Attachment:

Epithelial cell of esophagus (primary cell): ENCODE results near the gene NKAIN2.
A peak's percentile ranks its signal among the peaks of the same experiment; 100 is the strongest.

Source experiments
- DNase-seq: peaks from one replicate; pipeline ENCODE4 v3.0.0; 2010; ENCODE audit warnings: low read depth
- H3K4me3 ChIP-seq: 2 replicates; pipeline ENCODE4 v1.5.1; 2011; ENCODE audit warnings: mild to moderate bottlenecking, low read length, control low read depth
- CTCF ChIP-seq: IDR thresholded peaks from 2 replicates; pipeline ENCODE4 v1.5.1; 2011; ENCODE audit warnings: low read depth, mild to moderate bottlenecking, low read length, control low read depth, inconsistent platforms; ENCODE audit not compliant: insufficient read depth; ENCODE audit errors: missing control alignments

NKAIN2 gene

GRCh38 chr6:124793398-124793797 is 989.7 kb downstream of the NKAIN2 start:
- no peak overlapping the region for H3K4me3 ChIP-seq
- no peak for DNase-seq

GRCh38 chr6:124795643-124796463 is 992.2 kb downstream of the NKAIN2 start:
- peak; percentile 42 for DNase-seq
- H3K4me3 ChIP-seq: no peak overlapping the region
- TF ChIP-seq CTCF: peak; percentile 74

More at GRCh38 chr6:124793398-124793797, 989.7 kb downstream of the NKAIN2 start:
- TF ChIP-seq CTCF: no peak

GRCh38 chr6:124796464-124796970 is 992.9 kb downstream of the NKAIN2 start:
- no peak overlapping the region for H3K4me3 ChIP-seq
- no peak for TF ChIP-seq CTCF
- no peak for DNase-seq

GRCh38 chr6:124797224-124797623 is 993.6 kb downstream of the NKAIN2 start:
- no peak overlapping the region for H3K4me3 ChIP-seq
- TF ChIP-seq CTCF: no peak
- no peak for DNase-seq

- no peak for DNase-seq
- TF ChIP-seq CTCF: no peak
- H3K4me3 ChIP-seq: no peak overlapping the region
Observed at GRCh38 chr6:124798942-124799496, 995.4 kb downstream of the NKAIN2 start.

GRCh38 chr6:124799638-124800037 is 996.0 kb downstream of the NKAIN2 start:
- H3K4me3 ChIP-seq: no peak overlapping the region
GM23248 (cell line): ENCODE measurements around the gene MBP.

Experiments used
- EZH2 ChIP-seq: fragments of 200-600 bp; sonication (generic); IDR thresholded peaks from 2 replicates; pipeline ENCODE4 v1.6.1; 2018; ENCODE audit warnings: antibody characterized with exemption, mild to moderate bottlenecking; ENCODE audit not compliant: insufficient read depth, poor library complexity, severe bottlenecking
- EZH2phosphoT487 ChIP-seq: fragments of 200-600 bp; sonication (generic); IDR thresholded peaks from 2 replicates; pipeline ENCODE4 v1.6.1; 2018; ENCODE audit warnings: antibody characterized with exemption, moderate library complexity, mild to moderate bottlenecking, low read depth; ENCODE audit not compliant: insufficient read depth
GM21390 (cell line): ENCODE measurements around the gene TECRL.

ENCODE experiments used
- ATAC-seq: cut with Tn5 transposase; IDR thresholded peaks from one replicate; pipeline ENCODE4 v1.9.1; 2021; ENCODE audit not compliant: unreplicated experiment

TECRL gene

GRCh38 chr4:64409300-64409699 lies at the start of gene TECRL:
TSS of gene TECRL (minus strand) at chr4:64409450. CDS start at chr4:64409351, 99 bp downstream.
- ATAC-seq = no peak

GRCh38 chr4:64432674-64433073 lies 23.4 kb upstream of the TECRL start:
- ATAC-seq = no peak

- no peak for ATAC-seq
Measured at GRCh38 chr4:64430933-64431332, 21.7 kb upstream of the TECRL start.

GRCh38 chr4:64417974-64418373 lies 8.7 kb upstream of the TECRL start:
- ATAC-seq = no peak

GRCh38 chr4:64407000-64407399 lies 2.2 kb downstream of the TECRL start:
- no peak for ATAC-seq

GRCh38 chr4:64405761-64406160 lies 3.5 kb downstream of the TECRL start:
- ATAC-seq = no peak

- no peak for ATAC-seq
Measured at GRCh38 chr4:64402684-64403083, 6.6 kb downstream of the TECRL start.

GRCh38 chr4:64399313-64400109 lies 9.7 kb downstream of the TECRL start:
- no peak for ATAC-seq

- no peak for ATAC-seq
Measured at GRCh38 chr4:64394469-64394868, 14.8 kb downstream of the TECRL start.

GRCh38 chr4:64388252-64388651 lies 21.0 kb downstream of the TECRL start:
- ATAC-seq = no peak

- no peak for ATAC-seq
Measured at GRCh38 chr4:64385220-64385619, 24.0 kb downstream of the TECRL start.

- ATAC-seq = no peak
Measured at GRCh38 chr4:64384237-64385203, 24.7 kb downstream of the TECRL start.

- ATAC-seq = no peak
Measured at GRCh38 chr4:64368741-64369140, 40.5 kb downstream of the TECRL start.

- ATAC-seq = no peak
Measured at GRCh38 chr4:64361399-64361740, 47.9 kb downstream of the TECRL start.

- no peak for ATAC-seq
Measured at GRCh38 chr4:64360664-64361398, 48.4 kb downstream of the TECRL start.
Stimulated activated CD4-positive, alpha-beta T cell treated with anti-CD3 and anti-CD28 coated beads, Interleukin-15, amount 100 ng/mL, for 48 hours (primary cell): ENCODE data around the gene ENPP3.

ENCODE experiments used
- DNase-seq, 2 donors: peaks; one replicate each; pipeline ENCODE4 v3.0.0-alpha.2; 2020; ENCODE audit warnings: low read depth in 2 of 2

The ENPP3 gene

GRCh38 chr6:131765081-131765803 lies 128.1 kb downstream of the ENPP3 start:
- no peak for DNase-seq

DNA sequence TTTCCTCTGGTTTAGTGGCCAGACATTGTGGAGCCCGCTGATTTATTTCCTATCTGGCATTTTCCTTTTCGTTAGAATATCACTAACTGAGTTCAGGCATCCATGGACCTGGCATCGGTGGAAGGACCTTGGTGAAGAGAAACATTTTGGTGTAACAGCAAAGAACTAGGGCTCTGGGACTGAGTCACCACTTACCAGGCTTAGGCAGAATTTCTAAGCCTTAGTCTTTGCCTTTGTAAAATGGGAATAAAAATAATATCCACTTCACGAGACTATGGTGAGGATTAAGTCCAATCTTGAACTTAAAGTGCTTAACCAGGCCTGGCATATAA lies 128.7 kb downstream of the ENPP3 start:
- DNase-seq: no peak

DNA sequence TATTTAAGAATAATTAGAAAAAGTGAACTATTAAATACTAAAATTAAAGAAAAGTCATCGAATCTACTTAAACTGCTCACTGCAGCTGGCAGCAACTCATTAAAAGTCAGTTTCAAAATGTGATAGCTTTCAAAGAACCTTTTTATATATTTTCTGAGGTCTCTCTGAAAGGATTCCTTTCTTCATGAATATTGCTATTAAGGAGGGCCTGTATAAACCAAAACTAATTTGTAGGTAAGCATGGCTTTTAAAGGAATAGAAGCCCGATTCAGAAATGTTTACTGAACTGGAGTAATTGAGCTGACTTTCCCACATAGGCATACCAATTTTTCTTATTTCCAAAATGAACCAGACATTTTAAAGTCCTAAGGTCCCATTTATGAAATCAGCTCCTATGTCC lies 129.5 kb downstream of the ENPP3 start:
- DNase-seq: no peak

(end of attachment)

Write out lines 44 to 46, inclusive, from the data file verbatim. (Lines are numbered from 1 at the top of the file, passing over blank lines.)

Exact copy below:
- no peak for ATAC-seq
Measured at GRCh38 chr4:64430933-64431332, 21.7 kb upstream of the TECRL start.

GRCh38 chr4:64417974-64418373 lies 8.7 kb upstream of the TECRL start: